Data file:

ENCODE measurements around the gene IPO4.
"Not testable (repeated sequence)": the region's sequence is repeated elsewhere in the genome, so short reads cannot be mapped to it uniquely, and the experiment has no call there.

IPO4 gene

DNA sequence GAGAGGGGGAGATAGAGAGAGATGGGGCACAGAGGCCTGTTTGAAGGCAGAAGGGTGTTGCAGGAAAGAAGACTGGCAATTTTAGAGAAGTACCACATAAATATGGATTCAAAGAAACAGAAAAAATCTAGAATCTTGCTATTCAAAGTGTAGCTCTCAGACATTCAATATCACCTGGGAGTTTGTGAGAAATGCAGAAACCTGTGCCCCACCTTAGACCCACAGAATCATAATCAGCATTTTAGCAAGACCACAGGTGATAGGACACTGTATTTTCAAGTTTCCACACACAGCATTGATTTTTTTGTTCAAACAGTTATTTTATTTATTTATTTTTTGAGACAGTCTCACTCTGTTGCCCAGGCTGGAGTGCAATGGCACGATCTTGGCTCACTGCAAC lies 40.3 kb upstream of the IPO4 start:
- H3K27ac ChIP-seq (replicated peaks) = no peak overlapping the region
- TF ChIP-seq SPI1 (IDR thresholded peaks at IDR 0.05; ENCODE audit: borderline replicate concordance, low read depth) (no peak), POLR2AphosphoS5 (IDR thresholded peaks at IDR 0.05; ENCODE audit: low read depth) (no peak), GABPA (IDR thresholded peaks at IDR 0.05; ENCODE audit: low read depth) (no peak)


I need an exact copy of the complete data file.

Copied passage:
ENCODE measurements around the gene IPO4.
"Not testable (repeated sequence)": the region's sequence is repeated elsewhere in the genome, so short reads cannot be mapped to it uniquely, and the experiment has no call there.

IPO4 gene

DNA sequence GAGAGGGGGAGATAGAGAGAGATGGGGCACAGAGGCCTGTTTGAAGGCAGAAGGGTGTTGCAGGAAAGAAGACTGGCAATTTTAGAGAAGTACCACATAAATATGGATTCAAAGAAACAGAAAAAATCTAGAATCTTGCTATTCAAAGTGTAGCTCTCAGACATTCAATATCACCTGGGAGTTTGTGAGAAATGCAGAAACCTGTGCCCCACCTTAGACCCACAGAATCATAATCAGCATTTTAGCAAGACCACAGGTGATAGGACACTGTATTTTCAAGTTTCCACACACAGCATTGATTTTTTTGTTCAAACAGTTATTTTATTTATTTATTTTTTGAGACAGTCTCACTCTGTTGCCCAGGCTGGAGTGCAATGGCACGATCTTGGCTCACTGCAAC lies 40.3 kb upstream of the IPO4 start:
- H3K27ac ChIP-seq (replicated peaks) = no peak overlapping the region
- TF ChIP-seq SPI1 (IDR thresholded peaks at IDR 0.05; ENCODE audit: borderline replicate concordance, low read depth) (no peak), POLR2AphosphoS5 (IDR thresholded peaks at IDR 0.05; ENCODE audit: low read depth) (no peak), GABPA (IDR thresholded peaks at IDR 0.05; ENCODE audit: low read depth) (no peak)